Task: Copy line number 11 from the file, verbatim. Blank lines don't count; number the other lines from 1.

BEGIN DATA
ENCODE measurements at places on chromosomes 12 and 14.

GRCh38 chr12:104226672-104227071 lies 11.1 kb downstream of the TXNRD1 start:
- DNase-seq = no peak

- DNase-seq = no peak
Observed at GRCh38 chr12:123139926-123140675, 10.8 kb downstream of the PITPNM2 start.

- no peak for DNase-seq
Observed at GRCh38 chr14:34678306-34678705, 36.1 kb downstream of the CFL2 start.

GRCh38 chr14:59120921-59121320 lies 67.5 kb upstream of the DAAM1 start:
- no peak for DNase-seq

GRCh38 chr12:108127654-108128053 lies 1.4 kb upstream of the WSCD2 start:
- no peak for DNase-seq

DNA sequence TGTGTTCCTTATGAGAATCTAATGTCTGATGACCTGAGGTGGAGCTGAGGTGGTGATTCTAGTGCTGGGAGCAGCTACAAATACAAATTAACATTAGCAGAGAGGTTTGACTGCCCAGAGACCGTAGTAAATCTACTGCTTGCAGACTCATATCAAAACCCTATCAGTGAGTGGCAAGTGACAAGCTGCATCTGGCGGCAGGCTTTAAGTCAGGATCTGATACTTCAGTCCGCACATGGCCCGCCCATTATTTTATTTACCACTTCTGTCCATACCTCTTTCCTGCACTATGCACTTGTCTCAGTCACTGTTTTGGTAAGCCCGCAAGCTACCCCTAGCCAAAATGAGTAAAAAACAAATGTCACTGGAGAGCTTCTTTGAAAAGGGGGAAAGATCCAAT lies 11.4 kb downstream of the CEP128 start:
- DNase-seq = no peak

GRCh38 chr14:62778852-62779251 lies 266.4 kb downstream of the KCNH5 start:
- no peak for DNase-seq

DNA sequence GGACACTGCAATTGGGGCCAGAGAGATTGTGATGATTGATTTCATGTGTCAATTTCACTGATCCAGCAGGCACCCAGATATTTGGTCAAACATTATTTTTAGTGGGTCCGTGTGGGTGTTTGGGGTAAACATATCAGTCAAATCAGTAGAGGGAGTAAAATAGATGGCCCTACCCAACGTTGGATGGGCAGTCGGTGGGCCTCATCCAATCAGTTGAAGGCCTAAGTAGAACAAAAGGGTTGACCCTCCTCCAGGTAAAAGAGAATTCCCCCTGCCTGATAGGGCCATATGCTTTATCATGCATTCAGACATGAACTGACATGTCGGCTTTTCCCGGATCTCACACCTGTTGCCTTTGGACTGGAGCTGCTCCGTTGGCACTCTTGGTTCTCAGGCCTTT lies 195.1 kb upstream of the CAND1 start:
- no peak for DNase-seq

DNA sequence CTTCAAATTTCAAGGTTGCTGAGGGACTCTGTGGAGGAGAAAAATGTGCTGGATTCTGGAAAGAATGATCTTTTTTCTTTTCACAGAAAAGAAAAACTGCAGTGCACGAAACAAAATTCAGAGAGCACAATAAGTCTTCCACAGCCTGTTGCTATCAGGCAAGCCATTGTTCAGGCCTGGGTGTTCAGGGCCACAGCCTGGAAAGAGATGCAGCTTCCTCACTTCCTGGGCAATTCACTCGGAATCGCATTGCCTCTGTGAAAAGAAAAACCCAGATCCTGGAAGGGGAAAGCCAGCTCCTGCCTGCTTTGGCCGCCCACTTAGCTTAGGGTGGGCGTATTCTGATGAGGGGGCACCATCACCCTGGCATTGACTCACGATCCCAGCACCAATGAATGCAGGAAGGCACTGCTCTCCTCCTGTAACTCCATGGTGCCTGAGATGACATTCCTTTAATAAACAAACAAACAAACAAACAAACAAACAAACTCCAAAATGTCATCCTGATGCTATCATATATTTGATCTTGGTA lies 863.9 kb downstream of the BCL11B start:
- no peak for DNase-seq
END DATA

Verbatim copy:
- no peak for DNase-seq